Despite caring being an important aspect of health-care providers' work, there is a growing concern about the lack of suitable caring behaviors in childbirth settings in developing countries.
The objective is to design, implement, and evaluate an educational workshop to improve the caring behavior of midwives working in the labor ward of a large Jordanian public hospital.
This is a pre- and post-interventional study. A workshop focused on teaching specific caring behaviors was held for 20 midwives who worked in the labor ward at one public hospital in Jordan and evaluated against women's ratings of midwives' caring behaviors and satisfaction with care after the intervention and 3 years later.
Significant increases were observed in the overall scores of midwives caring behaviors and women' satisfaction 6 weeks and 3 years after the intervention compared with prior scores. Women postintervention perceived midwives to be more caring than women before the intervention (P = 0.001). There were significant positive changes from preintervention scores at 6-week postintervention and 3-year postintervention on seven out of eight items of the “caring behavior scale.” Increased overall satisfaction scores were observed 6 weeks and 3 years after the intervention compared with the scores before the intervention (P < 0.001).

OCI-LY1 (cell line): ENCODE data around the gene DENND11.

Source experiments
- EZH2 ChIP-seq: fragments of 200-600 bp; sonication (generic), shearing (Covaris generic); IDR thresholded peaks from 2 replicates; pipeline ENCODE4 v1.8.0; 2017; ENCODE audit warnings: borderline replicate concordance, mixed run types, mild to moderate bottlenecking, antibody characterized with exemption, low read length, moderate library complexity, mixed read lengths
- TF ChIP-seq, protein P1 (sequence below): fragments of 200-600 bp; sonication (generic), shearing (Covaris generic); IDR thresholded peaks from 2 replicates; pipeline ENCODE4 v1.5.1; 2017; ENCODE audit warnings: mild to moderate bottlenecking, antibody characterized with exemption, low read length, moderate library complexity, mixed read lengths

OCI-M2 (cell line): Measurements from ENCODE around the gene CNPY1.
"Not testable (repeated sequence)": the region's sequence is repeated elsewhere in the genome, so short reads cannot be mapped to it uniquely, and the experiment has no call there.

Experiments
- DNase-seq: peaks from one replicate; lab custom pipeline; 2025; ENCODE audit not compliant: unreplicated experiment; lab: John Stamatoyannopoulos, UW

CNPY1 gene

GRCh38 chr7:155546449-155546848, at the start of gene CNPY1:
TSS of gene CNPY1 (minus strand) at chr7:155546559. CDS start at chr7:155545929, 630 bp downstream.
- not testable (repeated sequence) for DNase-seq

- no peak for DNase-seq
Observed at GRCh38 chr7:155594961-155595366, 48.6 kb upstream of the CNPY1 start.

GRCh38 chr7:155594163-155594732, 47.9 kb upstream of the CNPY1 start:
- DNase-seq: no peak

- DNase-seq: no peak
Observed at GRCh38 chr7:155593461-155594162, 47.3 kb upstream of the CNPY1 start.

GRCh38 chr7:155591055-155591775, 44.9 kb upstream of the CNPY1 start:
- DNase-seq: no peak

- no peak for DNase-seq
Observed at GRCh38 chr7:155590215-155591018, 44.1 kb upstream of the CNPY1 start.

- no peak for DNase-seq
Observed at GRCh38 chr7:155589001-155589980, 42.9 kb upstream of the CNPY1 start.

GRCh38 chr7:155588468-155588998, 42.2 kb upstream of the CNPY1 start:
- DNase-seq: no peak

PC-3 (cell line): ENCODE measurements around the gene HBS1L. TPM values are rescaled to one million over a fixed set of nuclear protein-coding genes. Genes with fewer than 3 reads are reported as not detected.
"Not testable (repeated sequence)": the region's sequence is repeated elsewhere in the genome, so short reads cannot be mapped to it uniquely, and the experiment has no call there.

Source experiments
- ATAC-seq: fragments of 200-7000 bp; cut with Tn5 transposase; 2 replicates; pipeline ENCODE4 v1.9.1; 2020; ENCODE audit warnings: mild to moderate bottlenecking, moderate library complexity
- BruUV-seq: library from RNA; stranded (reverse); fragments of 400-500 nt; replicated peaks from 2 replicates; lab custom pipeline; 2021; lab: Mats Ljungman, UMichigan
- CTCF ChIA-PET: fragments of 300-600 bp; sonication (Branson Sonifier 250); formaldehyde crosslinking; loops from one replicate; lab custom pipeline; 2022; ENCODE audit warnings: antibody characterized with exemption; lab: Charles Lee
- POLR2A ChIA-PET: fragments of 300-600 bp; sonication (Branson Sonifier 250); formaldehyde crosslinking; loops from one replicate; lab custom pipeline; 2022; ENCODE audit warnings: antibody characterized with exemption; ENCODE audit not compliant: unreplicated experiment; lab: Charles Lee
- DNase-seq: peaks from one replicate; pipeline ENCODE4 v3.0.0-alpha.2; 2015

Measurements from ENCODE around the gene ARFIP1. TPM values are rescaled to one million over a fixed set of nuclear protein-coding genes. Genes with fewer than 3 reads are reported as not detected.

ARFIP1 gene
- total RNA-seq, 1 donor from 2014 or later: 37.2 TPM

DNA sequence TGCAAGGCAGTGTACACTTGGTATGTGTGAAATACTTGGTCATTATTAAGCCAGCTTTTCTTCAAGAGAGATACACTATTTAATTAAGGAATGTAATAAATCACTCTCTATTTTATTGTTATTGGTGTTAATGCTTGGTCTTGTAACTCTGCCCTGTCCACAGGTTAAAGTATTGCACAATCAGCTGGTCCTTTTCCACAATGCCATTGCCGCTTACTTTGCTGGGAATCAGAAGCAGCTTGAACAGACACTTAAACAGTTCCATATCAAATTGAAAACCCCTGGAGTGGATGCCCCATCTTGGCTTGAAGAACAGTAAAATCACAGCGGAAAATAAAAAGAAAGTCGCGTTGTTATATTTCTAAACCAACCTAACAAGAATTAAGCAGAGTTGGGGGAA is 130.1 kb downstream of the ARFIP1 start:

The study can inform midwifery educators on the importance of teaching and learning of caring behaviors to future midwives in their preservice preparation. The program that was developed can be used with some modification, as part of midwifery students' educational program or as an in-service program for employed midwives.